(or caused) by the oncoming object. Why are "we" acting now?

"We are acting now because the risks of inaction would be far greater."

OK, what does that mean and how do you make it "real"? Well, bearing in mind
that the threat-object is on a collision course with where we stand now

"We can choose to meet that threat now, where it arises, before it can
appear suddenly in our skies and cities".

The questions of whether any actual connection exists between Saddam
Hussein"s government and the potential for terrorist attacks on the USA, or
whether he possesses the potential for nuclear attacks on the USA or for
biochemical attacks on the USA--such questions are obscured by the
metaphors. Possibly, however, facts and reasons are unnecessary because the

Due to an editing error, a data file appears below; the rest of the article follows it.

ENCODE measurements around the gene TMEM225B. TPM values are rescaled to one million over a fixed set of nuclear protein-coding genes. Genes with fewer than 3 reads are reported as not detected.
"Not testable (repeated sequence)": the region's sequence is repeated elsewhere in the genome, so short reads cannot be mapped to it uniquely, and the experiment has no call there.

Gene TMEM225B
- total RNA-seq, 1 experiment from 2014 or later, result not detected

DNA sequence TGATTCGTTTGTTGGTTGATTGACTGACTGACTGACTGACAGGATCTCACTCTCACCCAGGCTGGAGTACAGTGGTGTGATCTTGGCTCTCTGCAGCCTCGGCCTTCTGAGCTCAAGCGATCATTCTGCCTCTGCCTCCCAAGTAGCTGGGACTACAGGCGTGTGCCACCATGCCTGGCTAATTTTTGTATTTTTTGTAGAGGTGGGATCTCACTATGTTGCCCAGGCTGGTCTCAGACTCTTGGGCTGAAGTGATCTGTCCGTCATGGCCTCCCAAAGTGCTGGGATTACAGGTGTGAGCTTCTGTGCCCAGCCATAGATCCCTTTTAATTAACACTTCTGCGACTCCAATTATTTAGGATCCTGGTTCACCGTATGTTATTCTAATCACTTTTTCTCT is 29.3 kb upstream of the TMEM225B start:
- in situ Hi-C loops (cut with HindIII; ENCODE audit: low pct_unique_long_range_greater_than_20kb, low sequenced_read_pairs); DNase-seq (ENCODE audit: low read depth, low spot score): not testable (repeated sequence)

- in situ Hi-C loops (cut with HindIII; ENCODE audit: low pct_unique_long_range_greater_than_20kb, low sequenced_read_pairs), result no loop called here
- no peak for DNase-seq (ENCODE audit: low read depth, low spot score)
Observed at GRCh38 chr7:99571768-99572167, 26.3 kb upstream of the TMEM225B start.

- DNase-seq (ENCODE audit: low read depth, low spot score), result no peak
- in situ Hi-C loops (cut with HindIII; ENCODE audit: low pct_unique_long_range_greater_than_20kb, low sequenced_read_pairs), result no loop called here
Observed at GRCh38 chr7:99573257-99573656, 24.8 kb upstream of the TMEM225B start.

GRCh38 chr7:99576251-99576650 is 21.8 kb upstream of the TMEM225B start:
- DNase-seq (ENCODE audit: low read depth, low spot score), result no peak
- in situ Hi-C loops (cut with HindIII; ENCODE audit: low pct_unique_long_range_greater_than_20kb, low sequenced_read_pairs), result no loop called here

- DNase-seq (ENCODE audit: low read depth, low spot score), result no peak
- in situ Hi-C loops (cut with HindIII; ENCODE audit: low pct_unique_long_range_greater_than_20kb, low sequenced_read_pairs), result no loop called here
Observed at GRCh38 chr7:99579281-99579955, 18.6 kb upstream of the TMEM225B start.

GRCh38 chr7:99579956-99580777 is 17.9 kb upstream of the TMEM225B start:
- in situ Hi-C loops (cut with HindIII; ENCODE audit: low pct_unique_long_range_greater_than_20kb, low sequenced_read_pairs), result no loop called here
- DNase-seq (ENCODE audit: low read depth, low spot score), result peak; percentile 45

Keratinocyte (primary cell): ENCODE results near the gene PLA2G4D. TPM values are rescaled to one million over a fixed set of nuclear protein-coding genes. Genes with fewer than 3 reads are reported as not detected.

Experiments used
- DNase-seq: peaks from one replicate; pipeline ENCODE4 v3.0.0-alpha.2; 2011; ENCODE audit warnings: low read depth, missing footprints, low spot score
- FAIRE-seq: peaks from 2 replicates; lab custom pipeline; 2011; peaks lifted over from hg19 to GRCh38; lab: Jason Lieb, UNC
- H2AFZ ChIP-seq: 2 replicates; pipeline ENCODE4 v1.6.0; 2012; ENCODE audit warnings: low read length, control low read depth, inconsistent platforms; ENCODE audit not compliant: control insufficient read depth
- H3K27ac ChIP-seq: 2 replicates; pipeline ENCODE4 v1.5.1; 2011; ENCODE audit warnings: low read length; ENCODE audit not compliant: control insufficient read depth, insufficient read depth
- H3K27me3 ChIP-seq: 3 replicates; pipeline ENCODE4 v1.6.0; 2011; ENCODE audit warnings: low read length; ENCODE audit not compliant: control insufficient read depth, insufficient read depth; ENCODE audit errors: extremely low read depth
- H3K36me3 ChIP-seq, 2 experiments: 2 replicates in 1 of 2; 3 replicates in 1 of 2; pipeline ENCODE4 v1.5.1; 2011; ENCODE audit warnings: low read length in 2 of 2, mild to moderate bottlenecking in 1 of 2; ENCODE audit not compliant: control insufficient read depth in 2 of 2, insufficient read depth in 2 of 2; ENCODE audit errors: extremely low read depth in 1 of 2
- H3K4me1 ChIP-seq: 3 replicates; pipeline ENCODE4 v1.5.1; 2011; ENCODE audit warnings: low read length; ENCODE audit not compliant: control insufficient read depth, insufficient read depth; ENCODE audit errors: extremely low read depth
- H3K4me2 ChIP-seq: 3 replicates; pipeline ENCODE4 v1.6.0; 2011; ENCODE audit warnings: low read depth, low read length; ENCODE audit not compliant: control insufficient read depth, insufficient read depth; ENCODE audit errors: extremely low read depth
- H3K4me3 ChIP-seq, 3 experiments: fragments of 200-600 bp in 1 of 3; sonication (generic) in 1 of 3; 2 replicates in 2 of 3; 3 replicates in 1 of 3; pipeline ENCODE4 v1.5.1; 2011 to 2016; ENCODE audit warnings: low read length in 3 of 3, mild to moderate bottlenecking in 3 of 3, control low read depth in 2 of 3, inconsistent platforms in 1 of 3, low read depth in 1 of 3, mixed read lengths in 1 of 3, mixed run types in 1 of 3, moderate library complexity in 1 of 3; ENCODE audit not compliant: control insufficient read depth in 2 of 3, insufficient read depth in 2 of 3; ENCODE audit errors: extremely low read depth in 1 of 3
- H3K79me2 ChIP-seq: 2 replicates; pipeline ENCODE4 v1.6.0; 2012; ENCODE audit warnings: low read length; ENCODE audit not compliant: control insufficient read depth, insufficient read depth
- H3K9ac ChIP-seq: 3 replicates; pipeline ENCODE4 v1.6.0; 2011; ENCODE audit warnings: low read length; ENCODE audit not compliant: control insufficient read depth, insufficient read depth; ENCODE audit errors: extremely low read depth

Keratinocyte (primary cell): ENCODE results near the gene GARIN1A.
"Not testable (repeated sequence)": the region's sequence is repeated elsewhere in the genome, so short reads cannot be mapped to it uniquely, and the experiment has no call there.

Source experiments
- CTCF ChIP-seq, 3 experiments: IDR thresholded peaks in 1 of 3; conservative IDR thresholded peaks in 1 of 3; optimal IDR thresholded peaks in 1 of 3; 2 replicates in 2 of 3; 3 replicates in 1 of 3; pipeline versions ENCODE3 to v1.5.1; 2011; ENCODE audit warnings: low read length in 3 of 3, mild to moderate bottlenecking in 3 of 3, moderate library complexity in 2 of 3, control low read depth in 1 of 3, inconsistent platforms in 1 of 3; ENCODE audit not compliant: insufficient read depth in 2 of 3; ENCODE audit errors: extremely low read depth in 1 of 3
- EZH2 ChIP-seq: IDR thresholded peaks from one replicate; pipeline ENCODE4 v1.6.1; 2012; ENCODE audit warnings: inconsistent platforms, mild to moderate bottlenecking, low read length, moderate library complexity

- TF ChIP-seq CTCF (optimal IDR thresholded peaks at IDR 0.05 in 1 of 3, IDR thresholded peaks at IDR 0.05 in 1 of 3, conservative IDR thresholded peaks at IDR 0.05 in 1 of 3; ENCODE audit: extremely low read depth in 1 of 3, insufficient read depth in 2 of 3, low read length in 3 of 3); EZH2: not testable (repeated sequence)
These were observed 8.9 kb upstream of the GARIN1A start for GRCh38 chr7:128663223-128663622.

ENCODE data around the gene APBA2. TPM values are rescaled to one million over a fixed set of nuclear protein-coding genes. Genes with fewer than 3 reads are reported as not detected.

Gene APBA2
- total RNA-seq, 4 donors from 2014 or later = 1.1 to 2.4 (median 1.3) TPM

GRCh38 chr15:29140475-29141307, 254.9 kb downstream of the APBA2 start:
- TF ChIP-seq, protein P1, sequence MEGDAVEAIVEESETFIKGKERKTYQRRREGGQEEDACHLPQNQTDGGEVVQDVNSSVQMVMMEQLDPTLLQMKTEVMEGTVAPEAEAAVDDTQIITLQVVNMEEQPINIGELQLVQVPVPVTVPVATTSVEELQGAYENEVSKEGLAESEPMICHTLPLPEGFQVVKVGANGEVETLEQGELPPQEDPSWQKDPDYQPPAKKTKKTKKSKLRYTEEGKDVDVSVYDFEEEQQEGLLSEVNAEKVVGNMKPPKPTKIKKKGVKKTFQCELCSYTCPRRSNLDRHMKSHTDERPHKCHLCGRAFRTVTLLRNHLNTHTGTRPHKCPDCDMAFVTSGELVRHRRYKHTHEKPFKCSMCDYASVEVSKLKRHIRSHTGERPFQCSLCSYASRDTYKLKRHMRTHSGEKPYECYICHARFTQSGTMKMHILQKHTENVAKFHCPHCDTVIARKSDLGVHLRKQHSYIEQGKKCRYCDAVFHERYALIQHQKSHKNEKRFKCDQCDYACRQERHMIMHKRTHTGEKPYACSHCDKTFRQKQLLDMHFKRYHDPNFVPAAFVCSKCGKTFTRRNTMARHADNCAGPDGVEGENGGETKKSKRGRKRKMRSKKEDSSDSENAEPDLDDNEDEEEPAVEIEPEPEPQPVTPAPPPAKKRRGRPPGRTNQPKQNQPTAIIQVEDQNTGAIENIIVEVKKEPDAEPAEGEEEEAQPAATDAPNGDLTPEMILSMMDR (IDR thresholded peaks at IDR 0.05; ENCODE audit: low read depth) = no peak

entrenched metaphorical processes are so cognitively powerful.


We can have double metaphors, such that events are things and things are
persons. Since persons are intentional agents with desires and beliefs, so
are events. Persons make mistakes, too, and often fail. Hence, "peaceful
efforts", which only indirectly evokes persons who do things, may "fail":

"peaceful efforts 
 have failed

Whose efforts, exactly, and what were the efforts? The metaphors, built into
our lexical ways of speaking, obscure the details and obscure the questions.


Not surprisingly human actions are conceptualised as movements along a path
towards a goal. Our image schemata for Paths--i.e. our intuitive grasp of
moving around in space--inherently have locations, obstacles, etc. as parts.